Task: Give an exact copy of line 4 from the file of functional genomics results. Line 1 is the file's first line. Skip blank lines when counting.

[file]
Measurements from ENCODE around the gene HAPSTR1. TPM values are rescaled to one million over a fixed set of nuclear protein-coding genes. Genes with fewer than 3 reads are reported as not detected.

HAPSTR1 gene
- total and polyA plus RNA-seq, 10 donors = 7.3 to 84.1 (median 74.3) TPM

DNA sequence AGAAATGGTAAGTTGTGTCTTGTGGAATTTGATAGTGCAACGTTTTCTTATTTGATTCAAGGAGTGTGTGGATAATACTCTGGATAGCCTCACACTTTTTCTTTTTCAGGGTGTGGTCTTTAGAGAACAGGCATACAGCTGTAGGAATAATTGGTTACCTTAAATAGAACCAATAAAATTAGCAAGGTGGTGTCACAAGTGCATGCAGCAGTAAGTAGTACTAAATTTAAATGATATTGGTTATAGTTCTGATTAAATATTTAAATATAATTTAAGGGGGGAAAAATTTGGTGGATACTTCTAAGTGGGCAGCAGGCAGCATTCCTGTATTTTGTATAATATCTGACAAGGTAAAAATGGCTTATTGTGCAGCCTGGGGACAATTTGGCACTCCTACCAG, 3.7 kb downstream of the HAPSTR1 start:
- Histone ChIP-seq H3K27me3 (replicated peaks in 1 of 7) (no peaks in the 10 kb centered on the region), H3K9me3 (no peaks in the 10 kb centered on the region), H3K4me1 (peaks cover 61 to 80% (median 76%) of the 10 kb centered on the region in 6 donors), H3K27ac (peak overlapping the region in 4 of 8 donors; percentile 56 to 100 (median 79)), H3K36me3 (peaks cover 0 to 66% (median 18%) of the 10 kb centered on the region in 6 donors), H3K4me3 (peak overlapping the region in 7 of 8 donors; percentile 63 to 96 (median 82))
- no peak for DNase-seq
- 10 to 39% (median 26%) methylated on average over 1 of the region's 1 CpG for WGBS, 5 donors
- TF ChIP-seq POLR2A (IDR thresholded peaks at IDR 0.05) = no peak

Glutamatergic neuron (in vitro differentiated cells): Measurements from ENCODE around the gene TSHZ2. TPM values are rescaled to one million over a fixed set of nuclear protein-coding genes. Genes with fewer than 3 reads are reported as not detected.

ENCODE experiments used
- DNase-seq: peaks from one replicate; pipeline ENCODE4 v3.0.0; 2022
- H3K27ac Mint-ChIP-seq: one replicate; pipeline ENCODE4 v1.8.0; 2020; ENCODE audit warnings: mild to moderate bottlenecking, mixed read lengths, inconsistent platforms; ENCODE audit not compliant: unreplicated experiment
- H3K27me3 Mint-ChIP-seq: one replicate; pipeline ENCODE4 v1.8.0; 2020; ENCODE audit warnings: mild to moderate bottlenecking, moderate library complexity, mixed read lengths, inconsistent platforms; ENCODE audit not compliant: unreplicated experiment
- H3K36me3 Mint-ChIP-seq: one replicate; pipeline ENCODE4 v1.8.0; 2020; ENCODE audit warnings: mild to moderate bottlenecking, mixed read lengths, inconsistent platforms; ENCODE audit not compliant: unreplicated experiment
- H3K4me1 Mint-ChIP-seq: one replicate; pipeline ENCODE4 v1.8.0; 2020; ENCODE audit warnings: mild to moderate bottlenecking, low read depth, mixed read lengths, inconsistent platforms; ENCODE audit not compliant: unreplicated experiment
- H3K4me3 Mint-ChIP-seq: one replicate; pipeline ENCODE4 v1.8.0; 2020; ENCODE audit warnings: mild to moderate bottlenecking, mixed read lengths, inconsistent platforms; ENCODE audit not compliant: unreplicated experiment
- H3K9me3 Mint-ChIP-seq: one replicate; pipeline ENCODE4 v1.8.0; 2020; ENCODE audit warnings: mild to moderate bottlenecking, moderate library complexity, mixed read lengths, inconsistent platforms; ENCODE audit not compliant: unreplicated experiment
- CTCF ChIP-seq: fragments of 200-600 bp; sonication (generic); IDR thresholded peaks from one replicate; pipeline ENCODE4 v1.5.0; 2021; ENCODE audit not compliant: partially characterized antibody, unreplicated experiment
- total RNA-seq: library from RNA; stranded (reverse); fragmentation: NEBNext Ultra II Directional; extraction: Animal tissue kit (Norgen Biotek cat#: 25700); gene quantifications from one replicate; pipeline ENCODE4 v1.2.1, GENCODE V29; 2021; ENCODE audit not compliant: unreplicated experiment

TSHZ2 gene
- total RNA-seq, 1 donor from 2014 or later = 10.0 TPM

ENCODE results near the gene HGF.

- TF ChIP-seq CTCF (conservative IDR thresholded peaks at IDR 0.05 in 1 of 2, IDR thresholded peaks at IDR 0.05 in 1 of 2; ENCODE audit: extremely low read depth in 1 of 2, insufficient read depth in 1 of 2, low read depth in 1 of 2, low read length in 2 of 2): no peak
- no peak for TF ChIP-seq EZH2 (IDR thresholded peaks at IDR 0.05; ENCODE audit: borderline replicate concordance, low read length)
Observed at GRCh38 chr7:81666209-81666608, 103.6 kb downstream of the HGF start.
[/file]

DNA sequence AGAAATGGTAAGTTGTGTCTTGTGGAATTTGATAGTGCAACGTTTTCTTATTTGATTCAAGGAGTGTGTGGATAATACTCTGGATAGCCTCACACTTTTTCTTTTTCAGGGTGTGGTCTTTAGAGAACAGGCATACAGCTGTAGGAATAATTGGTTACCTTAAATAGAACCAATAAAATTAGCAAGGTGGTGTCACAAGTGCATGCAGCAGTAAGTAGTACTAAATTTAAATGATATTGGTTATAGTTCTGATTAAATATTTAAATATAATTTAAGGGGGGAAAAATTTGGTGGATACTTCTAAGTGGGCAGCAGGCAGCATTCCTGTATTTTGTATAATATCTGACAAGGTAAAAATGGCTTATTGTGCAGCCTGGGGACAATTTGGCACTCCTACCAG, 3.7 kb downstream of the HAPSTR1 start: